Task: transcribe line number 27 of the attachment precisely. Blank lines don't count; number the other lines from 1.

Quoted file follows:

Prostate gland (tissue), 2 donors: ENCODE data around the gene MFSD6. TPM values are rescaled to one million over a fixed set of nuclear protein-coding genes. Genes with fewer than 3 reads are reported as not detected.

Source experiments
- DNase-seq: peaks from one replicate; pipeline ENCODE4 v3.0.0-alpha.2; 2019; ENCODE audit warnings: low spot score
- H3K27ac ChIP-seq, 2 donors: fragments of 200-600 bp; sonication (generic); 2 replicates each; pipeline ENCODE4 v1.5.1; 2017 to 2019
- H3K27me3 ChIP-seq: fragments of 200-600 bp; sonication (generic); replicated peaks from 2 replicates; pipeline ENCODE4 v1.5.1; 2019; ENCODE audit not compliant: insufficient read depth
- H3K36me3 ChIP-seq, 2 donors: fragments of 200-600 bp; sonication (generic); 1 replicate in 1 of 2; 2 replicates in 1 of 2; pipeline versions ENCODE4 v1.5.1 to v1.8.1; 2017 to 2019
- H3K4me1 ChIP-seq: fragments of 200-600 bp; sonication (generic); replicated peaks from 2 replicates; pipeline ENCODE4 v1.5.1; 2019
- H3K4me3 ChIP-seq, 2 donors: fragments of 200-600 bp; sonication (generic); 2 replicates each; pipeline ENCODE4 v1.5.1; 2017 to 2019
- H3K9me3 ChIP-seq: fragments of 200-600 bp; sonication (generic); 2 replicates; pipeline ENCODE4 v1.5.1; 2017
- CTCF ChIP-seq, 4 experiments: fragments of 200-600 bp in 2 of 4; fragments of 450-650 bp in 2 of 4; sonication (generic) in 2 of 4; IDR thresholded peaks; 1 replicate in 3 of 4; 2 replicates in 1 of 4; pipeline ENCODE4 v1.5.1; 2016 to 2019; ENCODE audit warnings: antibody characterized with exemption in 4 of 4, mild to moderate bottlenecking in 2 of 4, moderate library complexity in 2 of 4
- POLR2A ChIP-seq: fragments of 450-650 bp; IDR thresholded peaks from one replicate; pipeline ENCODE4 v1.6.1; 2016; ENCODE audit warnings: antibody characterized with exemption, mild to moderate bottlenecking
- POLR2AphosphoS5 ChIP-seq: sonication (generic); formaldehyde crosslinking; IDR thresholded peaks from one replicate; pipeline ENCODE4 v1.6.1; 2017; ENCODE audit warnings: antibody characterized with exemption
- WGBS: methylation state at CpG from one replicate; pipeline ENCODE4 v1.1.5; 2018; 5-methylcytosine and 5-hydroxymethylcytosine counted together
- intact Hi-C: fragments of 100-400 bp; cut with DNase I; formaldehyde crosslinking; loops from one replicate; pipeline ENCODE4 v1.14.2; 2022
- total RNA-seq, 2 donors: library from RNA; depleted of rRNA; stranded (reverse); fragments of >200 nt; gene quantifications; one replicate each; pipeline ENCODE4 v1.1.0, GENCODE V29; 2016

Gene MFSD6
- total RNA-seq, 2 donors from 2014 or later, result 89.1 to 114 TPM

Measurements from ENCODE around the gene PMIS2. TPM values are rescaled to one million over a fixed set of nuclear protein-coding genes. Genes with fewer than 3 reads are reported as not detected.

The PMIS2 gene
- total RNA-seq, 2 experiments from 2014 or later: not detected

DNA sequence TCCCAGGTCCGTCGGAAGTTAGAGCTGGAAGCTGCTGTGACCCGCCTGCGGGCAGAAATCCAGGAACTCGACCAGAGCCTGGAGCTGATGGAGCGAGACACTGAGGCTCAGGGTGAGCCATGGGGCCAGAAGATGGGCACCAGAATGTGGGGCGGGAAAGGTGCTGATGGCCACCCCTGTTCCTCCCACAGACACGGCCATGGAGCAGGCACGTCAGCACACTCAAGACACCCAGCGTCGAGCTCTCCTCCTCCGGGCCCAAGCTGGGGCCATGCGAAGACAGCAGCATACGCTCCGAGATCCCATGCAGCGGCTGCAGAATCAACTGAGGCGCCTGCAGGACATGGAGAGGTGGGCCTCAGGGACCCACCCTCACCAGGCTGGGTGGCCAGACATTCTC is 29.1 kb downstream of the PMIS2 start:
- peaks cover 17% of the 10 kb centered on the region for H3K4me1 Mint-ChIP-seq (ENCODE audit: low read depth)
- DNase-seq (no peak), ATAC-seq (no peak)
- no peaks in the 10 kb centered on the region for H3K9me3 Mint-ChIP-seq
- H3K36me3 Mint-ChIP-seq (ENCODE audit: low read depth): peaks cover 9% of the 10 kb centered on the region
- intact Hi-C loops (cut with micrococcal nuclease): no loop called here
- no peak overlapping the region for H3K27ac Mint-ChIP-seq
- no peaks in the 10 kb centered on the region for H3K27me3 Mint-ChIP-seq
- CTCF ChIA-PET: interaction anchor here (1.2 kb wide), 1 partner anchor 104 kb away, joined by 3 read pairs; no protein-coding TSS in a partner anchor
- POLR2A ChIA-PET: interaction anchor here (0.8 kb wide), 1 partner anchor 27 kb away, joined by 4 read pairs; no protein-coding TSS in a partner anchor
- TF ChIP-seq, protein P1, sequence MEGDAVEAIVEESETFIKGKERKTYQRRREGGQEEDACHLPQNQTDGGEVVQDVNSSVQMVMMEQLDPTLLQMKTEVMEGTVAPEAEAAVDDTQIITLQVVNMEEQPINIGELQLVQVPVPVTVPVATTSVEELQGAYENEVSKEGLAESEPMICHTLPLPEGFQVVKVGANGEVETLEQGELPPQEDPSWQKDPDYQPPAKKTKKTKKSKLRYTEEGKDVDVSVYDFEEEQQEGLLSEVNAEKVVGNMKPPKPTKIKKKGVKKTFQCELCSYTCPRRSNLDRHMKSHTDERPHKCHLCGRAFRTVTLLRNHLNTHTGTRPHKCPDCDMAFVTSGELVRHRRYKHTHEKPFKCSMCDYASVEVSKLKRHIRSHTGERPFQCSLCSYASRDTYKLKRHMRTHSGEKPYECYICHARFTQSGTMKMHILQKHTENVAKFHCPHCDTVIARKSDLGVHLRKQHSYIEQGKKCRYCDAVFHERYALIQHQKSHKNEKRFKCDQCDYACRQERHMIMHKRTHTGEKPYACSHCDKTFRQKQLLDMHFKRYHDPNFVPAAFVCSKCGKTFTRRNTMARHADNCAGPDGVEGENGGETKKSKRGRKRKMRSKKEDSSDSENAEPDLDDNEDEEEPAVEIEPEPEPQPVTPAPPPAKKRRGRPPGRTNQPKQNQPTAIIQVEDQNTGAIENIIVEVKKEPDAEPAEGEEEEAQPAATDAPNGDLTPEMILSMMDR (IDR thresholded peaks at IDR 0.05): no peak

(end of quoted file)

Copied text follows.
- no peak overlapping the region for H3K27ac Mint-ChIP-seq